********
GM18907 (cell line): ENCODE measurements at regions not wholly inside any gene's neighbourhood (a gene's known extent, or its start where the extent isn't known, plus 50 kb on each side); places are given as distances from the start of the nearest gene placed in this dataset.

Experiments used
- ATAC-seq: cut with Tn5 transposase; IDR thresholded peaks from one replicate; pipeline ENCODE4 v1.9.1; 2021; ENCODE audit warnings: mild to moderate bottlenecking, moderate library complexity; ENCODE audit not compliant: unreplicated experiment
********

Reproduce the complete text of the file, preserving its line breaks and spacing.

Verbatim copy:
GM18907 (cell line): ENCODE measurements at regions not wholly inside any gene's neighbourhood (a gene's known extent, or its start where the extent isn't known, plus 50 kb on each side); places are given as distances from the start of the nearest gene placed in this dataset.

Experiments used
- ATAC-seq: cut with Tn5 transposase; IDR thresholded peaks from one replicate; pipeline ENCODE4 v1.9.1; 2021; ENCODE audit warnings: mild to moderate bottlenecking, moderate library complexity; ENCODE audit not compliant: unreplicated experiment